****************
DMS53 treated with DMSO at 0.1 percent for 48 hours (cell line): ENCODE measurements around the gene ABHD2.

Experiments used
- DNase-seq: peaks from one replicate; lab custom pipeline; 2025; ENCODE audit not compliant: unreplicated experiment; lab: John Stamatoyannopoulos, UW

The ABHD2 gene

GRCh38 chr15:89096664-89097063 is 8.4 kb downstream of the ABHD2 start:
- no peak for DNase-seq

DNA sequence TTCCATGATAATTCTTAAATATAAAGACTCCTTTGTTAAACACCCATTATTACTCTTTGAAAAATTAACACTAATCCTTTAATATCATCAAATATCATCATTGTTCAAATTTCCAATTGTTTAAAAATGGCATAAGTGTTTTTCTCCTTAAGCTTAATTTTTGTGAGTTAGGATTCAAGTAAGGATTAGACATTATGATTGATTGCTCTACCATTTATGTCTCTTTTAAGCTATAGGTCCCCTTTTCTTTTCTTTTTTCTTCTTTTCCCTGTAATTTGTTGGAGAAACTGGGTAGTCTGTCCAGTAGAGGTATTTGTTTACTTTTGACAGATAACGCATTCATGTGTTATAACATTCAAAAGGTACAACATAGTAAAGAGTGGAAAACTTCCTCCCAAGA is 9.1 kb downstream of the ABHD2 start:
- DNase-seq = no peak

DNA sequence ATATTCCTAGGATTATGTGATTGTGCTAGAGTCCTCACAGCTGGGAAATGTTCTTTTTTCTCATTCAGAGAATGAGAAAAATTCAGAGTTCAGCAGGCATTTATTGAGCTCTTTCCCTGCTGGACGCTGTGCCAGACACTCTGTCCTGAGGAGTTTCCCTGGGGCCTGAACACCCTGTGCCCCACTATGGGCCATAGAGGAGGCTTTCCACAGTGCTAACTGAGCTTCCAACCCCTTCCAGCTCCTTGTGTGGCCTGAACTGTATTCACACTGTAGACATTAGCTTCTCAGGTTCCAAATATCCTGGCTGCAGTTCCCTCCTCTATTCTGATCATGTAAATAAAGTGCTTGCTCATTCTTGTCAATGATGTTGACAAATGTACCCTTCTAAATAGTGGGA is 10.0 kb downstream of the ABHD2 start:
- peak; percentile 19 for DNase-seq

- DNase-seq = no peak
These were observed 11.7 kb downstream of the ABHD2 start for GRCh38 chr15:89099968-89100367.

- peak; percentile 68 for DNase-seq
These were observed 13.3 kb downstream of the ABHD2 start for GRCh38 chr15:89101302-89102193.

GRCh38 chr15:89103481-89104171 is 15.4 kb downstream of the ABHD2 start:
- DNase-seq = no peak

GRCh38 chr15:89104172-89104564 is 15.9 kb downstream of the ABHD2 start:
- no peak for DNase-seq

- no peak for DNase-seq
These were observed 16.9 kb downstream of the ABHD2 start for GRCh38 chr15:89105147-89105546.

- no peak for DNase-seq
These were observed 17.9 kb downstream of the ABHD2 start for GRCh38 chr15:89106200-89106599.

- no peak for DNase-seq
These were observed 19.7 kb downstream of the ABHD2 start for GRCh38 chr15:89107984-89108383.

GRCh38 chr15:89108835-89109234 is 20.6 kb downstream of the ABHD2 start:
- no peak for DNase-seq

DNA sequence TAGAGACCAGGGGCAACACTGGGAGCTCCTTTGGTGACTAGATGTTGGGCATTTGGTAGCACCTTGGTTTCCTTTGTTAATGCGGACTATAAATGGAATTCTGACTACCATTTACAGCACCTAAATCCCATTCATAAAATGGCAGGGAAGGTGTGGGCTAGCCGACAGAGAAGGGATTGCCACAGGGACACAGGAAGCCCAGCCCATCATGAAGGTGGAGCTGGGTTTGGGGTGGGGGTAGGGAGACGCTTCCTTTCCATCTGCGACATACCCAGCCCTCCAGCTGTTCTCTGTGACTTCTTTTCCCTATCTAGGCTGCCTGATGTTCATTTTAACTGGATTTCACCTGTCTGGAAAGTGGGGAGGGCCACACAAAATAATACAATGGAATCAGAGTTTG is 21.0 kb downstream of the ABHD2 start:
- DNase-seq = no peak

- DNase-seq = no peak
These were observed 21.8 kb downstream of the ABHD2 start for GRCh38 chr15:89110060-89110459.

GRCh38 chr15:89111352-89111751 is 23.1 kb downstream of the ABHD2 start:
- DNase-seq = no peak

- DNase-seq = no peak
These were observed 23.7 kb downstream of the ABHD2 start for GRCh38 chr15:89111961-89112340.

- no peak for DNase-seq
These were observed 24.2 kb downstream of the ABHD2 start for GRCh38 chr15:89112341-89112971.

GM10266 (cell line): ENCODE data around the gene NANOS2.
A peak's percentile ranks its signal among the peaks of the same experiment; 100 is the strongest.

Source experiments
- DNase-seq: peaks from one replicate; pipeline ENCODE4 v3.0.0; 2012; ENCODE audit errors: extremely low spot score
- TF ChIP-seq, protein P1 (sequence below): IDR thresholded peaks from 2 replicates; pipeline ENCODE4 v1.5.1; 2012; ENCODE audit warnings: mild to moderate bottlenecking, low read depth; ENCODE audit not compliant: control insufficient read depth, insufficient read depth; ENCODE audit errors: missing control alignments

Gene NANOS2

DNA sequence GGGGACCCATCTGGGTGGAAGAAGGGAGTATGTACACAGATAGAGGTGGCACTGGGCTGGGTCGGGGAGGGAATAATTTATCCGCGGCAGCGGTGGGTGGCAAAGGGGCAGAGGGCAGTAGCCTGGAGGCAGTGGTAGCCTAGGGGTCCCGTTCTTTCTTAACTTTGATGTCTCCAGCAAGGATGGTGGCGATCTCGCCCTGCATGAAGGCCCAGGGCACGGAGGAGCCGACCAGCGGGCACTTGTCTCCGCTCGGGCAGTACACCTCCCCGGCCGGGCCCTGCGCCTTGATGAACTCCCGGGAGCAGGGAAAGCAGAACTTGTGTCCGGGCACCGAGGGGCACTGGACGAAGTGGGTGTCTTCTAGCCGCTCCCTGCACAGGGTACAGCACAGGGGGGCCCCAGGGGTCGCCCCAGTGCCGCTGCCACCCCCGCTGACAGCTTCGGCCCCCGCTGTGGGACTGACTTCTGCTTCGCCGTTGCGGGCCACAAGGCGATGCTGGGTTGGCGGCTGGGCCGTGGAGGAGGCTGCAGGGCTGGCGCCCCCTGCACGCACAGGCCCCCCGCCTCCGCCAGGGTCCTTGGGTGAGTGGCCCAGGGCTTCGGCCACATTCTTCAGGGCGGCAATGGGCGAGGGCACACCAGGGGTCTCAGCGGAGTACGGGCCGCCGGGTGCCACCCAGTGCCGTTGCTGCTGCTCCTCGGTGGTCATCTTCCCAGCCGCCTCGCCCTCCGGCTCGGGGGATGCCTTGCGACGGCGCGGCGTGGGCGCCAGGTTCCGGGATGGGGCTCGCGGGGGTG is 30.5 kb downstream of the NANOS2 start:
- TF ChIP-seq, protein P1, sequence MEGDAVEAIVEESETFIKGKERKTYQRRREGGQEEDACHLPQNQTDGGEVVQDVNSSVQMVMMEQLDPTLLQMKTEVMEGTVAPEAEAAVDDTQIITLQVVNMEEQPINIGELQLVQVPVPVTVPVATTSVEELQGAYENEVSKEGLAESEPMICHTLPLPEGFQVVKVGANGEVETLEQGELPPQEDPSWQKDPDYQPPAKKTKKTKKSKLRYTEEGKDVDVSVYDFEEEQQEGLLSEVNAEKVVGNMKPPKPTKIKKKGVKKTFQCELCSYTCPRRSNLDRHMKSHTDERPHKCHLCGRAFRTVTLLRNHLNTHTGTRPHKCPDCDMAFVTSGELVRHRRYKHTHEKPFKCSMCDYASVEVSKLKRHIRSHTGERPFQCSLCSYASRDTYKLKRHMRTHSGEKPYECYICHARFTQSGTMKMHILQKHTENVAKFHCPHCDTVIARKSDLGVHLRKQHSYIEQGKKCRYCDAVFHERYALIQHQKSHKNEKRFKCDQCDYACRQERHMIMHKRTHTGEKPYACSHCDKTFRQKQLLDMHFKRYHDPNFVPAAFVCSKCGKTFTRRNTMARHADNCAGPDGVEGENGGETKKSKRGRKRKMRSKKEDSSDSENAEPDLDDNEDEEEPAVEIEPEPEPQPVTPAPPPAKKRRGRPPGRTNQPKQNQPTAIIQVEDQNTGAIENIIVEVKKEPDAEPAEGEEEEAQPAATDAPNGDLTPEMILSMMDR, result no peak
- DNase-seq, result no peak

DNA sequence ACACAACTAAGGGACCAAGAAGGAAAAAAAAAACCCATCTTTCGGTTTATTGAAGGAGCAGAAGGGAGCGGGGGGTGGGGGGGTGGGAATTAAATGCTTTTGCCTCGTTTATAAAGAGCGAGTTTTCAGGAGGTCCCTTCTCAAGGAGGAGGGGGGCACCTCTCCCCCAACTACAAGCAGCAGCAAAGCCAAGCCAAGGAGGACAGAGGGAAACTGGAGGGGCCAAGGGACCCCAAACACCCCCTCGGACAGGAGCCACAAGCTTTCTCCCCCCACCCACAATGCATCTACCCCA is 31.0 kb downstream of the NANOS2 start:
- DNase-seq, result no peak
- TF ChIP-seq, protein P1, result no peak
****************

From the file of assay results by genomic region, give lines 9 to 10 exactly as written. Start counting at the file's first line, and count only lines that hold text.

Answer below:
DNA sequence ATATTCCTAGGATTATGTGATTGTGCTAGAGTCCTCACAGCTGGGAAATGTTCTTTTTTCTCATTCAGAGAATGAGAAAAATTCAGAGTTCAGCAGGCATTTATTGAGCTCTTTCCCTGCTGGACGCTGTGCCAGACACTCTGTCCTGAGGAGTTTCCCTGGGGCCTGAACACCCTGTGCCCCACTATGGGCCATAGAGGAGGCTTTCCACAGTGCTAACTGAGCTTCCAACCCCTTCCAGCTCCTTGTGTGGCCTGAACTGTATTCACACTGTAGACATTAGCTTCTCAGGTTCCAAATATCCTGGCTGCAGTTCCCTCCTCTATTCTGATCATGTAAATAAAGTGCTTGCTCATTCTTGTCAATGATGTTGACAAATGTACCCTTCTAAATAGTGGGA is 10.0 kb downstream of the ABHD2 start:
- peak; percentile 19 for DNase-seq